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Wednesday May 31st

'Completely neglected': Looking at UNC's progress on renaming campus buildings in 2020

<p>UNC's Board of Trustees overturned a moratorium about renaming buildings on Thursday, July 16, 2020. Thomas Ruffin Jr. Residence Hall was one of the buildings recently renamed, pictured here on Tuesday, Nov. 10, 2020.</p>
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UNC's Board of Trustees overturned a moratorium about renaming buildings on Thursday, July 16, 2020. Thomas Ruffin Jr. Residence Hall was one of the buildings recently renamed, pictured here on Tuesday, Nov. 10, 2020.

It’s been five months since the Board of Trustees lifted its controversial moratorium on renaming campus buildings. 

The moratorium, implemented five years ago under the leadership of former Chancellor Carol Folt, placed a freeze on renaming campus buildings for 16 years. 

This took place at the same meeting where the BOT voted to change “Saunders Hall” — named after former Ku Klux Klan leader and UNC graduate William L. Saunders — to “Carolina Hall.”

Although the moratorium was lifted this year, the path to renaming campus buildings with ties to white supremacy is a long road. 

“I think it's a double-edged sword,” said Rashaad Galloway, a UNC alum who created a petition in May to quash the moratorium and rename campus buildings named after slaveholders and white supremacists. “Of course, we can praise the Board of Trustees for rescinding the moratorium, but for me, that was what they were supposed to do anyway. There is no gray area with this issue.” 

Since the lifting of the moratorium, four names of campus buildings have been removed — Charles Aycock, Julian Carr, Josephus Daniels and Thomas Ruffin Sr. — and have been given interim names, such as Residence Hall One in Lower Quad and the Student Affairs building. 

“There are decades of activism that came before this Commission's work, and then we'll continue on as we do our work and go forward,” said Patricia Parker, co-chairperson of the Commission on History, Race and a Way Forward, the group in charge of reviewing building names with these ties. 

The Commission has so far identified more than 30 names of white supremacists and slaveholders across UNC. The buildings range in function and prominence from residence halls and academic buildings to the football stadium. 

But its review is simply the start of an extensive process to amend the names of those campus buildings, which ultimately leads to a vote from the Board. 

After the Commission submits its recommendation, it is reviewed by the Chancellor’s 13-member ad-hoc committee. 

“It’s okay to admit that there are things that we don't know or that we haven't yet learned,” David Routh, chairperson of the ad-hoc committee, said. “We're all learners. We're all lifelong learners.”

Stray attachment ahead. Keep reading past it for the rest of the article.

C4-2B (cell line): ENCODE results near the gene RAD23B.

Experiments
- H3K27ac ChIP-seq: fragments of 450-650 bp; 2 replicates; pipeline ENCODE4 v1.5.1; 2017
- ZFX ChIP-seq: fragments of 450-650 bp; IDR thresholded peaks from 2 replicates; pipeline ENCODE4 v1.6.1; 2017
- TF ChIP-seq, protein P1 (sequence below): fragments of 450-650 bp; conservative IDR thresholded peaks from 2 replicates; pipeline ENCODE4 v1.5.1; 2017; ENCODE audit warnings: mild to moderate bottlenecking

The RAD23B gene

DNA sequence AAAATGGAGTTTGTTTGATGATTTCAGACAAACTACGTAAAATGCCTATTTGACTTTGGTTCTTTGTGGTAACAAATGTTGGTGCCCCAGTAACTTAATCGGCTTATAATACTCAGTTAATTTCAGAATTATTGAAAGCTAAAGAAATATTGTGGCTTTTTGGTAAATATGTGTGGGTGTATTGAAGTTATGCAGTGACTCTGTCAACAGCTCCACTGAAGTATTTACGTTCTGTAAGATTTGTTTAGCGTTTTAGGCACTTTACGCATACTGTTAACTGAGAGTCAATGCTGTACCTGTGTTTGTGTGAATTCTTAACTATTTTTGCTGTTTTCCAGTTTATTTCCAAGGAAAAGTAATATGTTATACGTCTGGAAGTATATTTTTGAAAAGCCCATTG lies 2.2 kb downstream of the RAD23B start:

He said that he didn’t learn about North Carolina’s history with white supremacy in school, and feels it’s important to address and understand UNC’s past with race relations. 

“We need to take seriously the responsibility to teach our full history period,” Routh said. “I think that's an enormous responsibility.”

Upon its review, the names are passed onto Chancellor Kevin Guskiewicz. From then on, the Board of Trustees discusses and votes to discuss removing the name. 

But that process only extends itself to removing the building names, not renaming them. The BOT has not outlined any sort of process or policy to rename campus buildings. 

“We may all see something relatively soon about a step forward on the process around renaming,” Routh said. 

On Nov. 14, Guskiewicz said renaming campus buildings is an important step in addressing UNC’s past. 

“There’s ongoing work to find ways to honor those who helped to build the University,” Guskiewicz said. 

BOT Chairperson Richard Stevens, who was on the Board when the moratorium was lifted, agreed with Guskiewicz. 

“This effort is important for our University, but you have a long history, most of which we're very proud of and some of which we have issues with, obviously,” Stevens said. 

But faculty have noted that protests from students reignited the issue last year. Parker said she believes it helped UNC examine the issue further. 

“Nothing happens unless there's a mechanism for it to happen, but make no mistake about it,” Parker said. “That mechanism was definitely influenced and contextualized, by the fact that there were so many calls for the moratorium to be lifted, so that we can continue this important conversation that was happening all over the country and over the world.”

Galloway — whose petition currently has more than 13,000 signatures — said he started researching UNC’s history further upon attending one of Maya Little’s court sessions last year. Little, a doctoral student, was arrested in early 2018 for defacing the Silent Sam Confederate statue with a mixture of blood and red ink. 

“I could feel the tension on campus,” Galloway said. “I can feel really just the heart of the Black community, due to the fact that, you know, we have been completely neglected by our University.” 

Galloway said that, although renaming campus buildings is a step in the right direction, UNC must involve students in the process of fixing UNC’s racist past as a way to make it an equitable process. 

“I don't think they've taken that next step to show that they truly care,” he said. “I think it was almost a publicity stunt to get students off of their back. And really just to get them out of the media.”


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